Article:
Predisposing genes, high-risk environments and coronary artery disease: LPL and MMP-3 as examples.
In: Jacotot, B and Mathe, D and Fruchart, JC, (eds.)
(pp. 1055 - 1059).
ELSEVIER SCIENCE BV
Two examples of the modifying effects of environment on genotype on the development of coronary artery disease (CAD) will be presented. Two mutations in the LPL gene (D9N and N291S) have been identified that occur at a combined frequency of 4 - 6% in the general population resulting in a moderate reduction in the LPL activity/mass in vitro. Carriers have slightly elevated plasma TG and lower HDL-C levels, and when compounded by obesity show increased levels of plasma lipid increasing CAD risk. Abnormal matrix metalloproteinase (MMP) activity has been implicated in the pathogenesis of coronary atherosclerosis. A common sequence variant, 6As or 5As in the MMP-3 gene promoter, was identified. In patients with lipid levels lowered by treatment, the 5A/6A genotype had no effect on disease progression, but in 6A homozygous individuals whose lipid levels remained high, a significant progression of angiographic stenosis was observed. In vitro, compared to the 5A allele, the 6A promoter had a 2-fold lower strength. Low levels of stromelysin may thus predispose to matrix accumulation and progression of disease, but this may only be clinically important when the individual is also in a high-risk environment such as hyperlipidaemia.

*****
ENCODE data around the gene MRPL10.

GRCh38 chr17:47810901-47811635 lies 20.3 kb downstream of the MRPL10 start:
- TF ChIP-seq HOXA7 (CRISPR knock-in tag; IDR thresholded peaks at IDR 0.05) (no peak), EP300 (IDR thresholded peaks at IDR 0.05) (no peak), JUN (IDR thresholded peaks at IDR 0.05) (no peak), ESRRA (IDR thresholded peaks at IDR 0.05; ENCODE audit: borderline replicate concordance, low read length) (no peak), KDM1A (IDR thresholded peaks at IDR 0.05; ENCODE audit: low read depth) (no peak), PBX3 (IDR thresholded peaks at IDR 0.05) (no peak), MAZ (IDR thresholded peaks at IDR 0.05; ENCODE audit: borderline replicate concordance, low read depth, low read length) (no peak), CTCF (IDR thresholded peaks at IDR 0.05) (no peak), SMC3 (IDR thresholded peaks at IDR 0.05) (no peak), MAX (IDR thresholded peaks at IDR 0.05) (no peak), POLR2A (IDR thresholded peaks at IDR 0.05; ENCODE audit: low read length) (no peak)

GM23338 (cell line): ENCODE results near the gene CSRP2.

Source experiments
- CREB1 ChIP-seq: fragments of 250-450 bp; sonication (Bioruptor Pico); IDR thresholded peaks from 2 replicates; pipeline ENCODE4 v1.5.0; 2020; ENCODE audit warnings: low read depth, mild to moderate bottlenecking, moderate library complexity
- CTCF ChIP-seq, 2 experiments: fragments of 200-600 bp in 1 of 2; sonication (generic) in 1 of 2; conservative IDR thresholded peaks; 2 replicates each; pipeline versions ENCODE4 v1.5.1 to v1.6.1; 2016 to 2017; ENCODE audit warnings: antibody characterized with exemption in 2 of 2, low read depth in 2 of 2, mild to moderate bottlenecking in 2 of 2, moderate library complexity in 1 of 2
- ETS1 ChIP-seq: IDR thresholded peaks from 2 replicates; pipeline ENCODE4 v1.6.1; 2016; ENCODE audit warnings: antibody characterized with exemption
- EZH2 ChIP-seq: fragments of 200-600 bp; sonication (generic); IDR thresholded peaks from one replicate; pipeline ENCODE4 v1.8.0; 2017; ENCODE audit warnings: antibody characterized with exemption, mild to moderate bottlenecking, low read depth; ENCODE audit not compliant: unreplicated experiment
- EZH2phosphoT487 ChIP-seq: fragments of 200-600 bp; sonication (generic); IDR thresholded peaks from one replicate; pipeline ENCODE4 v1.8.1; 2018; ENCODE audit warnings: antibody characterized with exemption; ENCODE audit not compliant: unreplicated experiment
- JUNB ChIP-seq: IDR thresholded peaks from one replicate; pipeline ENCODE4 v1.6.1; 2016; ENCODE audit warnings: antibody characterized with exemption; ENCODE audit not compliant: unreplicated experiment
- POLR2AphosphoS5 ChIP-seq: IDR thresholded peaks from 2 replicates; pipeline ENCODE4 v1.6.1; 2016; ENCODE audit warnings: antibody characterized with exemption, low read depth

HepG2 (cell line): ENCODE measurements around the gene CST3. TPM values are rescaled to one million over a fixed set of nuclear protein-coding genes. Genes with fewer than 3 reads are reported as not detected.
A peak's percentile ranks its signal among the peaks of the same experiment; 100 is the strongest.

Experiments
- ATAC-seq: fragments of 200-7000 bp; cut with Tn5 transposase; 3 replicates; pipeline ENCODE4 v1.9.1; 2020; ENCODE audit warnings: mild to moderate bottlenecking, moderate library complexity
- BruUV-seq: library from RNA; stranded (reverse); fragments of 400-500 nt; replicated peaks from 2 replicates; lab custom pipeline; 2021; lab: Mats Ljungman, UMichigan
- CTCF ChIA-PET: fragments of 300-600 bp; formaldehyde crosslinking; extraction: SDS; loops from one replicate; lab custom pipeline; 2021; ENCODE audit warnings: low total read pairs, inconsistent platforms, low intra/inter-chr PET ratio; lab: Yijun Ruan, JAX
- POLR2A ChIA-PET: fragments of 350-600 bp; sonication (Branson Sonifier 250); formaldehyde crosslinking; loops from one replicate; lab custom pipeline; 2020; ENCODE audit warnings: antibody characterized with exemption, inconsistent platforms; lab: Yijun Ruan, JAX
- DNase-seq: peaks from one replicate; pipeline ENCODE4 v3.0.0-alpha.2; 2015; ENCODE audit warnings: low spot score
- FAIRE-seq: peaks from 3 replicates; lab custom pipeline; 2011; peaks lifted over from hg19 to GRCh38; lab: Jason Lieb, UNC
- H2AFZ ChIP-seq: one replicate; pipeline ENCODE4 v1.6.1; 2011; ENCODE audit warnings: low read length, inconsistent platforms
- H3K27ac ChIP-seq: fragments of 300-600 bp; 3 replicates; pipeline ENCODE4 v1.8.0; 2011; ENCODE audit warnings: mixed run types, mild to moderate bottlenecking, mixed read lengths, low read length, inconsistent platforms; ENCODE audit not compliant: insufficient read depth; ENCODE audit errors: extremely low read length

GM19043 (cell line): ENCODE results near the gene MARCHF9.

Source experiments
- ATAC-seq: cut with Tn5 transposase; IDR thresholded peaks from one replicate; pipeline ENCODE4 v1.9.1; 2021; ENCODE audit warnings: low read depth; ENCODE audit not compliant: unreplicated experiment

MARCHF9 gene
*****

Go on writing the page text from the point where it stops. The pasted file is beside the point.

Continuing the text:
|Title:||Predisposing genes, high-risk environments and coronary artery disease: LPL and MMP-3 as examples|
|Event:||11th International Symposium on Atherosclerosis|
|Dates:||1997-10-05 - 1997-10-09|
|Keywords:||gene-environment interaction plaque, lipoprotein lipase, stromelysin (MMP-3), triglycerides|
|UCL classification:||UCL > School of Life and Medical Sciences > Faculty of Population Health Sciences > Institute of Cardiovascular Science|
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